A Short History of Women
A profoundly moving portrait of the complicated legacies of mothers and daughters, A Short History of Women chronicles five generations of women from the close of the nineteenth century through the early years of the twenty-first.
Beginning in 1914 at the deathbed of Dorothy Trevor Townsend, a suffragette who starves herself for the cause, the novel traces the echoes of her choice in the stories of her descendants—a brilliant daughter who tries to escape the burden of her mother’s infamy; a granddaughter who chooses a conventional path, only to find herself disillusioned; a great-granddaughter who wryly articulates the free-floating anxiety of post-9/11 Manhattan. In a kaleidoscope of characters and with a richness of imagery, emotion, and wit, A Short History of Women is a thought-provoking and vividly original narrative that crisscrosses a century—a book for "any woman who has ever struggled to find her own voice; to make sense of being a mother, wife, daughter, and lover" (Associated Press).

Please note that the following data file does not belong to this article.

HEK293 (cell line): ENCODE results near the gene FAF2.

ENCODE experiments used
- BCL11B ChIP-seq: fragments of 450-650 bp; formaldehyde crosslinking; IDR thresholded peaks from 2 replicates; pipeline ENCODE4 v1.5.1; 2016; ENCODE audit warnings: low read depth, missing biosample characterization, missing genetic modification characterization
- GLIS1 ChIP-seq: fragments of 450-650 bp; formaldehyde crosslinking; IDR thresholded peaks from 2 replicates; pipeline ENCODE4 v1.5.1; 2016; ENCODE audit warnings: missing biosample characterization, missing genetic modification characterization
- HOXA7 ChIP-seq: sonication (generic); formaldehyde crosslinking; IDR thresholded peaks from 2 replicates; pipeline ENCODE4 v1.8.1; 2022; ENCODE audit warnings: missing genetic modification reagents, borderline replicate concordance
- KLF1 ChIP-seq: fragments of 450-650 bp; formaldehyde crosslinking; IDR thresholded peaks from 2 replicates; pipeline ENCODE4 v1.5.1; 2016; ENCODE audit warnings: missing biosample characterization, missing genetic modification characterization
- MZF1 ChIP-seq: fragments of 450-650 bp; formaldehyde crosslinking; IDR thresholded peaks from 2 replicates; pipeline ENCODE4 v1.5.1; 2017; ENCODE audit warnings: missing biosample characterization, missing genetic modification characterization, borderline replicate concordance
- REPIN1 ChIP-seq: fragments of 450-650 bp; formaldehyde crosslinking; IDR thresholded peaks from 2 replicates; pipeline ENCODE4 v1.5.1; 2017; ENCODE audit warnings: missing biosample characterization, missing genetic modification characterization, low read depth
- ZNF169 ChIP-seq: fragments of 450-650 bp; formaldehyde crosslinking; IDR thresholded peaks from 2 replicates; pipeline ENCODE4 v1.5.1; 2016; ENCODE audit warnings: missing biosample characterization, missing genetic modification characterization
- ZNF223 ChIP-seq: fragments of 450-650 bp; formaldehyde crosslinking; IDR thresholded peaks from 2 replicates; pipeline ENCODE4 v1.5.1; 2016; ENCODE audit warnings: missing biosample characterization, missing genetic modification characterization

Reading Group Guide
Kate Walbert’s A Short History of Women chronicles the lives of five generations of women as they attempt to navigate turbulent times in the history of both Britain and the United States. From a European suffragist who starves herself for women’s rights in 1914 to her great-granddaughter in New York in 2007, Walbert’s work highlights the love, friendship, and regrets that each of these women experienced. Readers will be swept up in the tremulous times as these five women attempt to find their way in a society that needs an answer to “The Woman Question.”
Questions for Discussion
- Throughout the novel, Walbert consistently reveals future events before they occur – from Father Fairfield’s death to Dorothy Townsend (Barrett’s) impending divorce. Why do you think she chooses to do this? How does this change the pacing of the story?
- How is Evelyn’s release of the canary symbolic of